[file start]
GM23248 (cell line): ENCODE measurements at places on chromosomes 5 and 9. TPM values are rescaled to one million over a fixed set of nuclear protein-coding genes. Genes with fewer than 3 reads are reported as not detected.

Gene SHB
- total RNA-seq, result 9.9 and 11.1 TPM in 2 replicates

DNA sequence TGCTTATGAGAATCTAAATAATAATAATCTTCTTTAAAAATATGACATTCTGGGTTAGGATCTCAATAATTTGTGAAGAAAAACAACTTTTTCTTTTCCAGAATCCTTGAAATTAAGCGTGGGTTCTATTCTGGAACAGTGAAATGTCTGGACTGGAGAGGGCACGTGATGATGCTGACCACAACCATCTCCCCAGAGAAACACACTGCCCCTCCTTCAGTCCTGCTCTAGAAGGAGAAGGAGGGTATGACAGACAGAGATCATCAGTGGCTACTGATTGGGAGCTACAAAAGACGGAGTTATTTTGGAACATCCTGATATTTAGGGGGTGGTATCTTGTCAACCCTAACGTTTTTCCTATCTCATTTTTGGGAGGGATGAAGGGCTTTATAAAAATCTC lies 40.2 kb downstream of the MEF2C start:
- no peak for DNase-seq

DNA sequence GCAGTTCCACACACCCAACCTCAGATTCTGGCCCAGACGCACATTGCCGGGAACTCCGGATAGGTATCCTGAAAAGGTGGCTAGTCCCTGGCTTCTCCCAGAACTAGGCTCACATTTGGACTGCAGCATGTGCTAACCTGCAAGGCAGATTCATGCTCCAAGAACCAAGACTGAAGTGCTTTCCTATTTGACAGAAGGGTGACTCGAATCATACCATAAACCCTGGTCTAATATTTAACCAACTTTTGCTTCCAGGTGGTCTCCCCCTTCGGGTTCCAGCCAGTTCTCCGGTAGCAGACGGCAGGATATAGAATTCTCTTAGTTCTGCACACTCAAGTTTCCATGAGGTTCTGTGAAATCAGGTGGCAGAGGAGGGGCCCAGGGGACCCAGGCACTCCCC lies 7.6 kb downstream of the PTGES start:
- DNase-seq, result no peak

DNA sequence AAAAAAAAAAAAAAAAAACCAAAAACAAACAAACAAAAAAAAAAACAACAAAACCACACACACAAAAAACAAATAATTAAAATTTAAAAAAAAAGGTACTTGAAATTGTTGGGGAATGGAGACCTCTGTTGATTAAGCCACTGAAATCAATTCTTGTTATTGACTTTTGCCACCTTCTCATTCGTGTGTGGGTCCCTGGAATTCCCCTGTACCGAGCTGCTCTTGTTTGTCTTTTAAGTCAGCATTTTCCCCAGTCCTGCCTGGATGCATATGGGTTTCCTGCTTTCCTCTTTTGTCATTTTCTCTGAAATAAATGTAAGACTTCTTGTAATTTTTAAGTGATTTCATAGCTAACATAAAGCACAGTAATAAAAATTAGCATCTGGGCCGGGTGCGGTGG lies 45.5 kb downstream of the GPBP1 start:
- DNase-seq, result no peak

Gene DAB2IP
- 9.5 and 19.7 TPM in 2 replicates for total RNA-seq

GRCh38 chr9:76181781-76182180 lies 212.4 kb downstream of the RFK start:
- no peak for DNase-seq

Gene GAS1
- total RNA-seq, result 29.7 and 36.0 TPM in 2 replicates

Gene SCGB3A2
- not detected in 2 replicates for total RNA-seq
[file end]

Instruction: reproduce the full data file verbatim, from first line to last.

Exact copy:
GM23248 (cell line): ENCODE measurements at places on chromosomes 5 and 9. TPM values are rescaled to one million over a fixed set of nuclear protein-coding genes. Genes with fewer than 3 reads are reported as not detected.

Gene SHB
- total RNA-seq, result 9.9 and 11.1 TPM in 2 replicates

DNA sequence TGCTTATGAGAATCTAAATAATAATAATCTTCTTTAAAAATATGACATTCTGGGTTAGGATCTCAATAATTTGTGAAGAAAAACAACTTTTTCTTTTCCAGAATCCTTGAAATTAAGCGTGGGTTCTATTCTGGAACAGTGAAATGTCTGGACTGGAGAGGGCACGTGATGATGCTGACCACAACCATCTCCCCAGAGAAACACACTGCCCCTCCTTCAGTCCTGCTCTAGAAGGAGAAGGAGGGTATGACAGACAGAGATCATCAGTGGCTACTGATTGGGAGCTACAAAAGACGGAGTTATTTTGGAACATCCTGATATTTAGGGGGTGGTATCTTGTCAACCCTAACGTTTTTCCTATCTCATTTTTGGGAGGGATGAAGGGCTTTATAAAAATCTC lies 40.2 kb downstream of the MEF2C start:
- no peak for DNase-seq

DNA sequence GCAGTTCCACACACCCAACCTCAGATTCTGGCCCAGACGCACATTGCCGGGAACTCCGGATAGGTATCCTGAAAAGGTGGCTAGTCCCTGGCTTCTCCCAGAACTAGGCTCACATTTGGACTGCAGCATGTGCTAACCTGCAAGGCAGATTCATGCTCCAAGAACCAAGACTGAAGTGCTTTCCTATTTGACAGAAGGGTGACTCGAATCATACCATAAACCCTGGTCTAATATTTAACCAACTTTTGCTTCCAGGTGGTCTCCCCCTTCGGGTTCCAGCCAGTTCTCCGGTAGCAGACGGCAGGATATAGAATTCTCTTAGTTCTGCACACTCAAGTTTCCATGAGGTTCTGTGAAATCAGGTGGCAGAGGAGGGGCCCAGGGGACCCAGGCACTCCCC lies 7.6 kb downstream of the PTGES start:
- DNase-seq, result no peak

DNA sequence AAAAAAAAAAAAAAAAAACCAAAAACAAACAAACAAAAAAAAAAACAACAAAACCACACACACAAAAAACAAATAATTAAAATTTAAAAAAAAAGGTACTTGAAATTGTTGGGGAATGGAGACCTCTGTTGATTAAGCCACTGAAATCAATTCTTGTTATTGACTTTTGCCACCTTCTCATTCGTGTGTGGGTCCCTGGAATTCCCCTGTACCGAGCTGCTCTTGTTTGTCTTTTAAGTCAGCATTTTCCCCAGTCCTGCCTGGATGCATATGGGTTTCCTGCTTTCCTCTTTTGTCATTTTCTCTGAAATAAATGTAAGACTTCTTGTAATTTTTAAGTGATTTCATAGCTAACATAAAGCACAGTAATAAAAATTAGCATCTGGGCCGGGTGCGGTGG lies 45.5 kb downstream of the GPBP1 start:
- DNase-seq, result no peak

Gene DAB2IP
- 9.5 and 19.7 TPM in 2 replicates for total RNA-seq

GRCh38 chr9:76181781-76182180 lies 212.4 kb downstream of the RFK start:
- no peak for DNase-seq

Gene GAS1
- total RNA-seq, result 29.7 and 36.0 TPM in 2 replicates

Gene SCGB3A2
- not detected in 2 replicates for total RNA-seq